physical condition, physiological condition, physiological state - the condition or state of the body or bodily functions
Verb1.rut - be in a state of sexual excitement; of male mammals
be - have the quality of being; (copula, used with an adjective or a predicate noun); "John is rich"; "This is not a good answer"
2.rut - hollow out in the form of a furrow or groove; "furrow soil"
cut into, delve, dig, turn over - turn up, loosen, or remove earth; "Dig we must"; "turn over the soil for aeration"

rut

noun
1. habit, routine, dead end, humdrum existence, system, pattern, groove I don't like being in a rut.
2. groove, score, track, trough, furrow, gouge, pothole, indentation, wheel mark deep ruts left by the truck's heavy wheels

rut 1

noun
A habitual, laborious, often tiresome course of action:
Informal: grind.
Slang: groove.

rut 2

noun
A regular period of sexual excitement in female mammals:
Translations
قَناه، أُخْدود
vyježděná kolej
hjulspor
urauurre
kerékvágás
hjólfar, skorningur
išvažinėtasnuobodžiai gyvenantisvėžė
grambas
vyjazdená koľaj
derin tekerlek izi

rut

1 [rʌt] Nsurco m, rodera f, rodada f
to be in/get into a rutser/hacerse esclavo de la rutina
I need to change jobs, I'm in a rut herenecesito cambiar de trabajo, aquí me estoy anquilosando or estancando
to get out of the rutsalir de la rutina

rut

2 [rʌt]
A. N (Bio) → celo m
to be in rutestar en celo
B. VI (= be in rut) → estar en celo; (= begin to rut) → caer en celo

rut

[ˈrʌt] n
(in ground)ornière f
(ZOOLOGY)rut m
(= boring routine) to be in a rut → suivre l'ornière, s'encroûter

rut

1 (Zool)
nBrunft f, → Brunst f
vibrunften, brunsten; rutting callBrunftschrei m; rutting seasonBrunftzeit f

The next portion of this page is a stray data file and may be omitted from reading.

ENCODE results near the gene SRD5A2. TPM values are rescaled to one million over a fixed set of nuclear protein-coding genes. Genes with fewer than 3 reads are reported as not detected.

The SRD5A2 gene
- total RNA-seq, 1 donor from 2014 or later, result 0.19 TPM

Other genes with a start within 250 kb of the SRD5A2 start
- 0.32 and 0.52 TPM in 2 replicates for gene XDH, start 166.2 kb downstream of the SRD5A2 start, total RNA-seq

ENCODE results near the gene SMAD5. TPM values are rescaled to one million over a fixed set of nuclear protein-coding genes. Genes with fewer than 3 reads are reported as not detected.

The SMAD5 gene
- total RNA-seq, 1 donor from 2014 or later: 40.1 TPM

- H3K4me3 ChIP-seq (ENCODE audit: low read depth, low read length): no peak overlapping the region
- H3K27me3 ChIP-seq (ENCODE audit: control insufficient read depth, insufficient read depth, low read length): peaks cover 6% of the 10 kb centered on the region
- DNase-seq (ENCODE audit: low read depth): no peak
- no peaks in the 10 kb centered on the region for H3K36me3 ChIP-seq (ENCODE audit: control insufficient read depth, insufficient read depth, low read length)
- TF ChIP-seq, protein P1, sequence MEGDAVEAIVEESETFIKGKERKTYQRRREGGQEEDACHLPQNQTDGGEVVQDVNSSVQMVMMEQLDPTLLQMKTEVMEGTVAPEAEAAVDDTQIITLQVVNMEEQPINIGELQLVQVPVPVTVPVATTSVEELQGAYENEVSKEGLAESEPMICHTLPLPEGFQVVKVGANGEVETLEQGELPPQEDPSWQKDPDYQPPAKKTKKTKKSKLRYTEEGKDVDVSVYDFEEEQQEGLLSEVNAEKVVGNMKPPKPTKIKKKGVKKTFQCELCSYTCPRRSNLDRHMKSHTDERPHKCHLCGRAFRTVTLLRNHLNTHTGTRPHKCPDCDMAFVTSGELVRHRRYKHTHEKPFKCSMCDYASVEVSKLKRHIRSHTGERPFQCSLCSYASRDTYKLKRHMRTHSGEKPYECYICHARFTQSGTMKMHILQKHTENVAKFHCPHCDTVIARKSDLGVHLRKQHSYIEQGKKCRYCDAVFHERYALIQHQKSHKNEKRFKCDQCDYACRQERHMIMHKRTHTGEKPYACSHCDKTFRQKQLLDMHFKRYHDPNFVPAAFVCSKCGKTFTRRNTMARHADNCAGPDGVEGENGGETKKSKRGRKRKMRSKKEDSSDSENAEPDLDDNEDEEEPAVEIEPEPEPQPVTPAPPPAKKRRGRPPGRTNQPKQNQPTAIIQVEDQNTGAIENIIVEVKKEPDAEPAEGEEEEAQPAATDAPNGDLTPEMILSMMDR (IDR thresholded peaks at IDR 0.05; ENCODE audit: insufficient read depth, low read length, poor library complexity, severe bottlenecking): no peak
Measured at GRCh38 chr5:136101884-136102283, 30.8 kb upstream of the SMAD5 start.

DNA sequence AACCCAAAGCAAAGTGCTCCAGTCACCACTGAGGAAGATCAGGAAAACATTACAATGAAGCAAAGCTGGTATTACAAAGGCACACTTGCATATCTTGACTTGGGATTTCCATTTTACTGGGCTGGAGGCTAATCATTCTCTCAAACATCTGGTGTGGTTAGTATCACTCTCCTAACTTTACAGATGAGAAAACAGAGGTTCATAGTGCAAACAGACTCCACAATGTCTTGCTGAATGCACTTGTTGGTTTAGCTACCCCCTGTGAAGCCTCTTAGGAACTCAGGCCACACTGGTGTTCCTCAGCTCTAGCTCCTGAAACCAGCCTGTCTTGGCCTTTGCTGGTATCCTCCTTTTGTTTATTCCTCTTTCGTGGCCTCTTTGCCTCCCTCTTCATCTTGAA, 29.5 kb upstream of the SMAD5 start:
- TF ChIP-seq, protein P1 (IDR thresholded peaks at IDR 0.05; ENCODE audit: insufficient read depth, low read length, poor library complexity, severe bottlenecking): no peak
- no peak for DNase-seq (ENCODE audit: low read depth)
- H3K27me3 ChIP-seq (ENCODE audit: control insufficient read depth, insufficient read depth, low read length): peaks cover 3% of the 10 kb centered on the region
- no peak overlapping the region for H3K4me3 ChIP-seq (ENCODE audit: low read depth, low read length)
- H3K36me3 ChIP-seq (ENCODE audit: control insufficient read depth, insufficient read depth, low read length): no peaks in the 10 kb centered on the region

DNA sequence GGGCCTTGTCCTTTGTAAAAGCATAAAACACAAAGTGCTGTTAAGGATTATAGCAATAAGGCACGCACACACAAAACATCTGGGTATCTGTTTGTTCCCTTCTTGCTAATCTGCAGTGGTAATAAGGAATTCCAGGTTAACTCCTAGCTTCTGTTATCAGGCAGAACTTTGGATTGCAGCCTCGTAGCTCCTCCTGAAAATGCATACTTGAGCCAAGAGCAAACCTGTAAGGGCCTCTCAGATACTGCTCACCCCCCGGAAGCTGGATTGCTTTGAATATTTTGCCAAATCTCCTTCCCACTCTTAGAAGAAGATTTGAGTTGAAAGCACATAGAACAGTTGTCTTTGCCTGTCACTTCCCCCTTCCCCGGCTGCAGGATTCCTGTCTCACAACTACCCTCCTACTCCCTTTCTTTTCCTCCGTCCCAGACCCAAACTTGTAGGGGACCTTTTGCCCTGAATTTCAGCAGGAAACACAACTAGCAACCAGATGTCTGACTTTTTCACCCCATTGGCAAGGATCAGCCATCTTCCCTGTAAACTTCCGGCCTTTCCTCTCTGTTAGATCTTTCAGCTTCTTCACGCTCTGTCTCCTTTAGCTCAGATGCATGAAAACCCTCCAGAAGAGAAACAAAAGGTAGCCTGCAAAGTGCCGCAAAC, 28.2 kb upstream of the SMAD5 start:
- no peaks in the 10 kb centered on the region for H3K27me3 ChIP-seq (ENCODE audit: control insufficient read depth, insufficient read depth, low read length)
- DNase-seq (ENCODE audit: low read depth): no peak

rut

2
n (in track, path) → Spur f, → Furche f; (fig: = routine) → Trott m (inf); to be in a rut (fig)im Trott sein (inf); to get into a rut (fig)in einen Trott geraten (inf); to get out of a rut (fig)aus dem Trott herauskommen (inf)
vtfurchen

rut

1 [rʌt] nsolco
to get into a rut (fig) → fossilizzarsi
to be in a rut (fig) → essersi fossilizzato/a

rut

2 (Zool)
1. n the rutla fregola, il calore m
2. viandare in calore

rut

(rat) noun
a deep track made by a wheel etc in soft ground. The road was full of ruts.
ˈrutted adjective
having ruts. a deeply-rutted path.
in a rut
having a fixed, monotonous way of life. I felt that I was in a rut, so I changed my job.
References in classic literature ?
The second violin is a Slovak, a tall, gaunt man with black- rimmed spectacles and the mute and patient look of an overdriven mule; he responds to the whip but feebly, and then always falls back into his old rut.
Whenever the wheels sank farther than usual into a rut, or jolted suddenly over a stone, she bounded involuntarily into the air, came down again, pushed back her funny little straw hat, and picked up or settled more firmly a small pink sun shade, which seemed to be her chief responsibility, --unless we except a bead purse, into which she looked whenever the condition of the roads would permit, finding great apparent satisfaction in that its precious contents neither disappeared nor grew less.
The horse stumbled in a rut, then swerved aside and broke into a gallop.
I loved to fall into the common rut, and had a whole-hearted terror of any kind of eccentricity in myself.
But by coolly giving the reins a better direction herself they happily passed the danger; and by once afterwards judiciously putting out her hand they neither fell into a rut, nor ran foul of a dung-cart; and Anne, with some amusement at their style of driving, which she imagined no bad representation of the general guidance of their affairs, found herself safely deposited by them at the Cottage.
But there is one very ugly responsibility about jolting a young man out of the rut of the most rotten ideal.
And so standing, his head pressed against the top, a rut in the road, jolting the wagon and its contents, caused his head to bump violently.
A CARTER was driving a wagon along a country lane, when the wheels sank down deep into a rut.
A shallow pool in the guttered depression of an old wheel rut, as from a recent rain, met his eye with a crimson gleam.
The track which guided him was one so seldom used that in places it lost itself entirely among the grass, to reappear as a reddish rut between the distant tree trunks.
But you have got too far out of the right rut, I fear.
Suddenly, they saw its back end drop down, as into a rut, and the gee-pole, with Hal clinging to it, jerk into the air.